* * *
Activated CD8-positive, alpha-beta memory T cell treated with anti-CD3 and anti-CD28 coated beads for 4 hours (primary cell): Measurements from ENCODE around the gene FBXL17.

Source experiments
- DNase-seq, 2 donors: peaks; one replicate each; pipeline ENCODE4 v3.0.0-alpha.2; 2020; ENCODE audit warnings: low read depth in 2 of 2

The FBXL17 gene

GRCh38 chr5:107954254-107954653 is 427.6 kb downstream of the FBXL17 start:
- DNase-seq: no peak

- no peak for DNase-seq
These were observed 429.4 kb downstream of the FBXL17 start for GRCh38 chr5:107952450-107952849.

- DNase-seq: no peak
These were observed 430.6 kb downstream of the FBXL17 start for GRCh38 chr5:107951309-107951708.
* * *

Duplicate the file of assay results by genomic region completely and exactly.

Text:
Activated CD8-positive, alpha-beta memory T cell treated with anti-CD3 and anti-CD28 coated beads for 4 hours (primary cell): Measurements from ENCODE around the gene FBXL17.

Source experiments
- DNase-seq, 2 donors: peaks; one replicate each; pipeline ENCODE4 v3.0.0-alpha.2; 2020; ENCODE audit warnings: low read depth in 2 of 2

The FBXL17 gene

GRCh38 chr5:107954254-107954653 is 427.6 kb downstream of the FBXL17 start:
- DNase-seq: no peak

- no peak for DNase-seq
These were observed 429.4 kb downstream of the FBXL17 start for GRCh38 chr5:107952450-107952849.

- DNase-seq: no peak
These were observed 430.6 kb downstream of the FBXL17 start for GRCh38 chr5:107951309-107951708.